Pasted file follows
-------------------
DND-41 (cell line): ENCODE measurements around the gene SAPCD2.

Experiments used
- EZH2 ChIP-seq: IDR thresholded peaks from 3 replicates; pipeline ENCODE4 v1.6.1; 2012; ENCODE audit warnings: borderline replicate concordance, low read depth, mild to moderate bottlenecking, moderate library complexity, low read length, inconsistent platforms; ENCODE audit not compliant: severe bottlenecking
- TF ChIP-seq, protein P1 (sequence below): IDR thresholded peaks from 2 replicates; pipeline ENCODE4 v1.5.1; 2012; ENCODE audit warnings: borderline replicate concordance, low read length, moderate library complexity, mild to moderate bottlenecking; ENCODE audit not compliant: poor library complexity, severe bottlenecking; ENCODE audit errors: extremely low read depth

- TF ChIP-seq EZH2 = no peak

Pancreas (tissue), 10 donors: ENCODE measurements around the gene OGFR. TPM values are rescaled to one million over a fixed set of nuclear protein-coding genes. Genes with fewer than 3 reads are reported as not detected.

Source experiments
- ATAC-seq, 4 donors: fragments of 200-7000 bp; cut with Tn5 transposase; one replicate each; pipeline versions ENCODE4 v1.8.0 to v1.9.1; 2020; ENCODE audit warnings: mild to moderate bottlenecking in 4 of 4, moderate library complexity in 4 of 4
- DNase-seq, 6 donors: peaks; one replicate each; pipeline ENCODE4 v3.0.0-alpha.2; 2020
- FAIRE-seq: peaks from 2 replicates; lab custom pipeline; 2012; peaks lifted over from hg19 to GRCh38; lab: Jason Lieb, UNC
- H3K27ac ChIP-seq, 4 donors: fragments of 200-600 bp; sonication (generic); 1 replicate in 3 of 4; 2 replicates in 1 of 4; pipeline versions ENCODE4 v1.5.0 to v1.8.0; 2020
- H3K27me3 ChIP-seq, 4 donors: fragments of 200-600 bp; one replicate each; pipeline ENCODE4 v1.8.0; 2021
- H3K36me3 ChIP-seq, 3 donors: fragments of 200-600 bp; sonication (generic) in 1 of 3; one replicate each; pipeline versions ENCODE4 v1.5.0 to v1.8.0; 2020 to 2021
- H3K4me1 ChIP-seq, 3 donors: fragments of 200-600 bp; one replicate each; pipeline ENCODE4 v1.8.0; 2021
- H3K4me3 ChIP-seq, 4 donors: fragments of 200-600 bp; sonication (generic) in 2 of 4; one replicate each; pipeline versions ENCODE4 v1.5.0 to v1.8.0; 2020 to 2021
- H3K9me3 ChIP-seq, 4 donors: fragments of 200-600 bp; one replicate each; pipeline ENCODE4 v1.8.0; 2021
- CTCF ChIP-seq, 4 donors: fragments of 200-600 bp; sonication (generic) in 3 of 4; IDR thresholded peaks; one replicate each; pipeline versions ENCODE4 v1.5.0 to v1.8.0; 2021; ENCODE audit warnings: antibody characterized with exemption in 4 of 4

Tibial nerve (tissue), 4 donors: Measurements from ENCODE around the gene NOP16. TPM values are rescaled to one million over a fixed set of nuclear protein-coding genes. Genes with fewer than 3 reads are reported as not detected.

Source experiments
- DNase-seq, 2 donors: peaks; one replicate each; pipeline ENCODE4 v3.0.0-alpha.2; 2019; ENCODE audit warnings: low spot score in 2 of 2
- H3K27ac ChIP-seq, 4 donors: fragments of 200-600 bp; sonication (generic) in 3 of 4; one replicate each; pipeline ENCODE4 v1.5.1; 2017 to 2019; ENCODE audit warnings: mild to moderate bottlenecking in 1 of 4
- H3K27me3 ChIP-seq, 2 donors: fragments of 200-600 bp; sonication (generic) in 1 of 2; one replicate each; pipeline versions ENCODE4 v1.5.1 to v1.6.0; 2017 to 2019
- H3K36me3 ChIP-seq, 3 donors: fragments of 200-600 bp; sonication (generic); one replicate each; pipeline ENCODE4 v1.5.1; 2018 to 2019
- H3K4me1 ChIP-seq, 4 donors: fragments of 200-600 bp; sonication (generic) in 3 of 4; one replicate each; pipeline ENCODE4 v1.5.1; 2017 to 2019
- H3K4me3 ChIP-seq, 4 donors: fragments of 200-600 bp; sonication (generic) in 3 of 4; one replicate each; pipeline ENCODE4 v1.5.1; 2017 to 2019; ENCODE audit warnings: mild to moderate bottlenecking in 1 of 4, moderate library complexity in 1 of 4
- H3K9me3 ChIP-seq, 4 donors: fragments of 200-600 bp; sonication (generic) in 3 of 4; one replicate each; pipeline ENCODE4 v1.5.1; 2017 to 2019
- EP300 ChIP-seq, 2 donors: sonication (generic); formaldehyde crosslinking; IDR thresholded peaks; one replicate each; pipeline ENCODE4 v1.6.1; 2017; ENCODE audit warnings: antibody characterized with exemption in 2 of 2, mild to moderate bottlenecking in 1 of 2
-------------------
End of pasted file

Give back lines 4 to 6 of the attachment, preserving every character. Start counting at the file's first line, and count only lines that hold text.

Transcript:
- TF ChIP-seq, protein P1 (sequence below): IDR thresholded peaks from 2 replicates; pipeline ENCODE4 v1.5.1; 2012; ENCODE audit warnings: borderline replicate concordance, low read length, moderate library complexity, mild to moderate bottlenecking; ENCODE audit not compliant: poor library complexity, severe bottlenecking; ENCODE audit errors: extremely low read depth

- TF ChIP-seq EZH2 = no peak

Pancreas (tissue), 10 donors: ENCODE measurements around the gene OGFR. TPM values are rescaled to one million over a fixed set of nuclear protein-coding genes. Genes with fewer than 3 reads are reported as not detected.